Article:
SSDD #3 – William Rycroft

I’d like to welcome the third person to the SSDD round table, William Rycroft. You may know Will from Twitter… or possibly his brilliant blog Just William’s Luck… however you may know him as an actor in the stage production of Warhorse. Either way, here is Will and his five questions.

1. Which author inspires you? Whether in your work, life or reading habits.

I have a huge amount of respect for those authors with longevity. We live in an age where a lot of time and money is spent publicizing debut authors or the latest publishing craze. When I see authors like Philip Roth writing for their whole lives and managing to write better than most others even on an off-day, then I find that very impressive. I also found Roth’s energy and honesty very invigorating when I first started reading him. To be honest I find the work ethic of writer’s in general very inspiring. I’m a lazy actor so the idea of sitting at a desk with no boss but yourself and not leaving it until you’ve achieved a certain number of words or whatever your self-imposed target may be is very impressive. A little closer to home I still can’t quite believe that my wife managed to write two plays whilst looking after a newborn baby. If that isn’t inspiring then I don’t know what is.

2. Which book has caused the biggest emotional response from you? (Not just sadness, but joy, anger, etc)

Before becoming a dad I was pretty good at keeping the old emotions in check. Something must have shifted because when I read A Long Long Way by Sebastian Barry, and particularly when I finished the last few pages, I blubbed like a baby. That book depicts so delicately and subtly a relationship between father and son that I defy any of you to read it and not be moved.

3. Which book do you wish you had written and why?

Harry Potter. Because then I wouldn’t have to worry about money ever again.

4. Go to a bookcase at random, close your eyes and point at a random book. What is the book and have you read it yet?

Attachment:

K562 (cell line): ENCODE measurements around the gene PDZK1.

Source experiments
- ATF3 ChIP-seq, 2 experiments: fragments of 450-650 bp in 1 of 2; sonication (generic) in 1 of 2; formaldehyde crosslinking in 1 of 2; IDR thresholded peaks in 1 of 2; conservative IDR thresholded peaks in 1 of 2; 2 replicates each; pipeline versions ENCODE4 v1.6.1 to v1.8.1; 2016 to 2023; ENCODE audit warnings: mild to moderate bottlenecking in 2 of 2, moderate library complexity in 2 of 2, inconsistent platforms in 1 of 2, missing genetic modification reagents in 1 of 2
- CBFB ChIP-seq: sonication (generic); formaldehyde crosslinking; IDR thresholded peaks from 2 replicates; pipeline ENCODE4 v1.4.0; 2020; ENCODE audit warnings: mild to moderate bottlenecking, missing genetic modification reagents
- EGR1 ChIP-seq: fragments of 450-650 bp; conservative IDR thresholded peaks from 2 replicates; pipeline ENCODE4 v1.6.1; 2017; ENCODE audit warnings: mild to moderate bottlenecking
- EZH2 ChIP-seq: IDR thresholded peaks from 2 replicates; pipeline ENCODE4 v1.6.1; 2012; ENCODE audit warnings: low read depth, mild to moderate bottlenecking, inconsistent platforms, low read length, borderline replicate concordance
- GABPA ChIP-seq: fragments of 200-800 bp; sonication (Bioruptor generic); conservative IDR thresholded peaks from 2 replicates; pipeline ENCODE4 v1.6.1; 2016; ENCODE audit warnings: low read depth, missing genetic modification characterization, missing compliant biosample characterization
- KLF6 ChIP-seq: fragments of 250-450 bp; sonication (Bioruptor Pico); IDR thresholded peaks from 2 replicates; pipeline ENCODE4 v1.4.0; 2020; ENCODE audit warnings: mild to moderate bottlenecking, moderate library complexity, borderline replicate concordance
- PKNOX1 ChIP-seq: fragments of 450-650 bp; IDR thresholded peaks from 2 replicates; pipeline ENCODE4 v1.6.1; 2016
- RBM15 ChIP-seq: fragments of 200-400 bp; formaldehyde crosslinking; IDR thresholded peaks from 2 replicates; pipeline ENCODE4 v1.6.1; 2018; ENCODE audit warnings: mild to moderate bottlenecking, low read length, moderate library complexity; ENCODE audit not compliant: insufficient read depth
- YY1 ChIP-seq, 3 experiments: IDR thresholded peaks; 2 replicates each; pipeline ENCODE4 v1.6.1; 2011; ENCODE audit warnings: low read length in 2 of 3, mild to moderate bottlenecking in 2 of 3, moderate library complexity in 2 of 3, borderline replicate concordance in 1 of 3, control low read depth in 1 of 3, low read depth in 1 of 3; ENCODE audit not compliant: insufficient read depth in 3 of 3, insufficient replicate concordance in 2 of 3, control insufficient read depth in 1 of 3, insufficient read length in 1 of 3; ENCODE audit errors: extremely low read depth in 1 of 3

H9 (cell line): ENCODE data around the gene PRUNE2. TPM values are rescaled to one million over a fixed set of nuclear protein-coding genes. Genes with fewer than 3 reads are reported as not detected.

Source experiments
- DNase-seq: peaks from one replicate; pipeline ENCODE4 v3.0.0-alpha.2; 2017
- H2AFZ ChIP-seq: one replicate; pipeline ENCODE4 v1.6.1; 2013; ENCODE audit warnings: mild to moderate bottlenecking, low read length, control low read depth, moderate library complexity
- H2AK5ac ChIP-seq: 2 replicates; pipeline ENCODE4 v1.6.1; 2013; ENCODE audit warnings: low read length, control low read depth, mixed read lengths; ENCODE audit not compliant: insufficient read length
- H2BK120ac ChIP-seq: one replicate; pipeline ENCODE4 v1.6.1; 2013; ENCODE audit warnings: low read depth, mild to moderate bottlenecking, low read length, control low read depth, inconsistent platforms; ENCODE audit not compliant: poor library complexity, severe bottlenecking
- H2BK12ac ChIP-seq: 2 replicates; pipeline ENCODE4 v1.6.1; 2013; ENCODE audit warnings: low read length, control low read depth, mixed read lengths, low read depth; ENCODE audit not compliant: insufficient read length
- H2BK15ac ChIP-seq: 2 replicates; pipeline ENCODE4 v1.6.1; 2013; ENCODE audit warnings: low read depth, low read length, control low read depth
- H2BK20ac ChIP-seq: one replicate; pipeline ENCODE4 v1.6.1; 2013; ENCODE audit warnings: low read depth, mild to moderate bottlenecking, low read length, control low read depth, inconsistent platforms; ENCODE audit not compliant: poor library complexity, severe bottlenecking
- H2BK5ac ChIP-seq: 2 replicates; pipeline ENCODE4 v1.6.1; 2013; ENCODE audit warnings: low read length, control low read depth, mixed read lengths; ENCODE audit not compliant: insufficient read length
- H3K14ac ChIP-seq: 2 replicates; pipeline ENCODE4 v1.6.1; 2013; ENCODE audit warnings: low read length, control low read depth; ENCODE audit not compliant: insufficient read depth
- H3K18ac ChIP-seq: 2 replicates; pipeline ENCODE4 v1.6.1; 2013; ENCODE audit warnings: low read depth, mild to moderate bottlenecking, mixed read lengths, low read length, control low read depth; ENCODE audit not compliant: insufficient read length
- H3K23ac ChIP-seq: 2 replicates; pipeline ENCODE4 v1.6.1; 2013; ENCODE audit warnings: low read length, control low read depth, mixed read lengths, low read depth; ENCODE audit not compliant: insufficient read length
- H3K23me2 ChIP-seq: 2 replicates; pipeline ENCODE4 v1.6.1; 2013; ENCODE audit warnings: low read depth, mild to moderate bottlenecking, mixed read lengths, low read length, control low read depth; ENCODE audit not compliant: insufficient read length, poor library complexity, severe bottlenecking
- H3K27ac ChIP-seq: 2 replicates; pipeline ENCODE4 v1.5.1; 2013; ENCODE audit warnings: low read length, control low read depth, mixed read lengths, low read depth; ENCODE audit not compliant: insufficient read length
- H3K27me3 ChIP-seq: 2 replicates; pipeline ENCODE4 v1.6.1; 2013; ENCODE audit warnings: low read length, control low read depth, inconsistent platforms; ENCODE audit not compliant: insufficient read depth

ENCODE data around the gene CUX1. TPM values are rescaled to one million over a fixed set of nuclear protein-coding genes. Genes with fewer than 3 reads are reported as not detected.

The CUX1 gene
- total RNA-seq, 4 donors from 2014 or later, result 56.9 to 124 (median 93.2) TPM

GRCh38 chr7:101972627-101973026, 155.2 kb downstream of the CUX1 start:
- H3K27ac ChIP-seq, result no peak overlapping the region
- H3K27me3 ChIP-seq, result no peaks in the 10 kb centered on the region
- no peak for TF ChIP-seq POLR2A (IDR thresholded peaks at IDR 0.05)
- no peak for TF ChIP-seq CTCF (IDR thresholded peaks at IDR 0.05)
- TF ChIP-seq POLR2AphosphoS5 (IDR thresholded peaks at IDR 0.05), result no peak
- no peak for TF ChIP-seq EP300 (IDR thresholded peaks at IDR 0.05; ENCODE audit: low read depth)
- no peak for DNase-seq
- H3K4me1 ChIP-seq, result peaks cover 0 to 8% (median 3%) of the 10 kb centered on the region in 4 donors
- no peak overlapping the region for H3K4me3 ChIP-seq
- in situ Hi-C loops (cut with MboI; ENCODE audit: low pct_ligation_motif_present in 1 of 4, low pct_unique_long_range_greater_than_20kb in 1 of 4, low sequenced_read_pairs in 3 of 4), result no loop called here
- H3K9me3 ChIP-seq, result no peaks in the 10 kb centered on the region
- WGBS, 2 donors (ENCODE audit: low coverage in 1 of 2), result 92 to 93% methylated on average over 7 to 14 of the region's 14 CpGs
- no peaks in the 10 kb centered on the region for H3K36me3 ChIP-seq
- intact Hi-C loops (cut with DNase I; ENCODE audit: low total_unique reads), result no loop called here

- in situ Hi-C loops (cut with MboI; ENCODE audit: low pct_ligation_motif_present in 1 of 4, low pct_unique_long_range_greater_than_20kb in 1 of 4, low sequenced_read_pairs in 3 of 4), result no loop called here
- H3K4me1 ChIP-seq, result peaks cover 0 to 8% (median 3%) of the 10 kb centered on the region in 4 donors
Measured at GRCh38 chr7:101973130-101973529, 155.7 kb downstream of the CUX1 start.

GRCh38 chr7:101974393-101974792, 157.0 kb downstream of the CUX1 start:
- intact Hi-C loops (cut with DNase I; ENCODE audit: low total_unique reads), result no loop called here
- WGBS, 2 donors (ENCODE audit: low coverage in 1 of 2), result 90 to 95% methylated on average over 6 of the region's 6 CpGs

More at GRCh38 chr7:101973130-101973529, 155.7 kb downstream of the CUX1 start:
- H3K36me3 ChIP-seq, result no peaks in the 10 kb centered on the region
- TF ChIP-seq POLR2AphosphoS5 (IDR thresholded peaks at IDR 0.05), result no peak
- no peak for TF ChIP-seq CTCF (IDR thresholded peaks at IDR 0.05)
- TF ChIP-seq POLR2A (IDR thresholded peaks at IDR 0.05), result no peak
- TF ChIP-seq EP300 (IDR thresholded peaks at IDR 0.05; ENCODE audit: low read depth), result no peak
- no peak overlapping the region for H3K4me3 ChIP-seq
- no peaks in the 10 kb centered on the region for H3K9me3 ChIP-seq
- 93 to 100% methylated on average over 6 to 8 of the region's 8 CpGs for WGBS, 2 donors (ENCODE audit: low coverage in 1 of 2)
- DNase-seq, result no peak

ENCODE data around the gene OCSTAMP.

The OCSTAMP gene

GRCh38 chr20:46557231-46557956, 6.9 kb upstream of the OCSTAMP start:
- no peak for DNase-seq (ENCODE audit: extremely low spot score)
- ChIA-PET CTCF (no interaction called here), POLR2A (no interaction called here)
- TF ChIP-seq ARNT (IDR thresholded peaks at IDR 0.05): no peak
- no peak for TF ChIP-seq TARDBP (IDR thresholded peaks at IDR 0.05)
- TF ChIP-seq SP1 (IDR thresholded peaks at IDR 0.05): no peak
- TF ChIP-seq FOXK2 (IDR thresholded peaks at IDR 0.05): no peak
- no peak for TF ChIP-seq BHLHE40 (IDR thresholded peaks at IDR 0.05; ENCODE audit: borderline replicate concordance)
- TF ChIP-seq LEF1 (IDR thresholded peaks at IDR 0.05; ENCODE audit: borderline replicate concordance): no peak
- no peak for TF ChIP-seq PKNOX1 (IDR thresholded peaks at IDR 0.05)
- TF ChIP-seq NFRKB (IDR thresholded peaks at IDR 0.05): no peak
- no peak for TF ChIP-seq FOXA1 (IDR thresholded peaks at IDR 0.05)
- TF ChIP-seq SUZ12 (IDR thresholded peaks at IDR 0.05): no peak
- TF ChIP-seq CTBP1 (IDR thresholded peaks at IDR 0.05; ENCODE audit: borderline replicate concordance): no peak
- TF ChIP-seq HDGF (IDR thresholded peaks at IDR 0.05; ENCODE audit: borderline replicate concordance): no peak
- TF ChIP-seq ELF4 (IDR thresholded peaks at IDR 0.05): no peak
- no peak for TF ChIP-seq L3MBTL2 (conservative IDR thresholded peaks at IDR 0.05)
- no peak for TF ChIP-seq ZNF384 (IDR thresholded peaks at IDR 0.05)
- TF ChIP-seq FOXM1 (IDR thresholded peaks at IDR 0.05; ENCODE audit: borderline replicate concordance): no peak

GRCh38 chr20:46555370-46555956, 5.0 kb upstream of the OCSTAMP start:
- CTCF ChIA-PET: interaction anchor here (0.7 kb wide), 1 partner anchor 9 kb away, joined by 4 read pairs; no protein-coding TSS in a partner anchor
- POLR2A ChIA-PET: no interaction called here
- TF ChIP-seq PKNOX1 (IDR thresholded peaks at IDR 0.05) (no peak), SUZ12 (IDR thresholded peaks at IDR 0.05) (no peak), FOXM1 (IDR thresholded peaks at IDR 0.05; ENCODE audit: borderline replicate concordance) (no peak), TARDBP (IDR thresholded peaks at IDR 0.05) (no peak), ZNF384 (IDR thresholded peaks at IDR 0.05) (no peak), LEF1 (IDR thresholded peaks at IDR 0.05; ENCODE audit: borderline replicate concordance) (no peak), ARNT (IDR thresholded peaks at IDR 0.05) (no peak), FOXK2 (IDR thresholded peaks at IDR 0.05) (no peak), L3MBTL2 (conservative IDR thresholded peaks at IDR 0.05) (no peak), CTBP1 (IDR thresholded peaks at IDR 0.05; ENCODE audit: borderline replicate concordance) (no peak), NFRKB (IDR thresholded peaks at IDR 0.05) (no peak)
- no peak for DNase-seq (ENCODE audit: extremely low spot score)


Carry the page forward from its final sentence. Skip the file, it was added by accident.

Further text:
Zeitoun by Dave Eggers. I have read it and so should you, it’s brilliant.

5. What is your favorite book and why? (One you’d save from fire, take to a deserted island and recommend everyday of your life)

The dreaded question that I never know how to answer. Its so hard to answer this satisfactorily or definitively. So I’ll cheat and treat each of your three examples as separate entities so I can choose three! In the event of fire lets assume I’m well insured and so I’m not saving a book for its financial value but only it’s sentimental value. In that case I’d probably be grabbing an original copy of McSweeney’s Issue 4. It’s a cardboard box filled with separate booklets from authors like George Saunders, Haruki Murakami and Denis Johnson. They’ve reprinted it since but this is an original bought for me by my wife on our first wedding anniversary (paper) and a reminder that whilst she gripes about all the books I bring into the house now she knows how much I love the printed word.

I’ve thought about the desert island book because of Desert Island Discs obviously but have never come up with the answer as to which book would accompany my Bible and Complete Works of Shakespeare. I’ve ways felt it should be something weighty to fill the time and right now I’m thinking about the joy I got from simply picking a page at random in my Dad’s Columbia Encyclopedia when I was younger. Let’s go for the most up to date Encyclopedia Brittanica and I can take my time learning everything there is to know about the world.

Now, a book to recommend every day of your life. That is really, REALLY hard. Ok. I can only go on some kind of gut instinct on this one. I could answer this differently every day of the year but right now I’m thinking about William Maxwell’s So Long, See You Tomorrow. It’s a short novel of such skill and insight and care from a writer of great humanity that I can wholeheartedly recommend it to all sorts of readers. I can’t see how you couldn’t love it. A novel about a murder, it is really about friendship, growing up and the weight of the past. A perfect novel from a fabulous and underrated writer.

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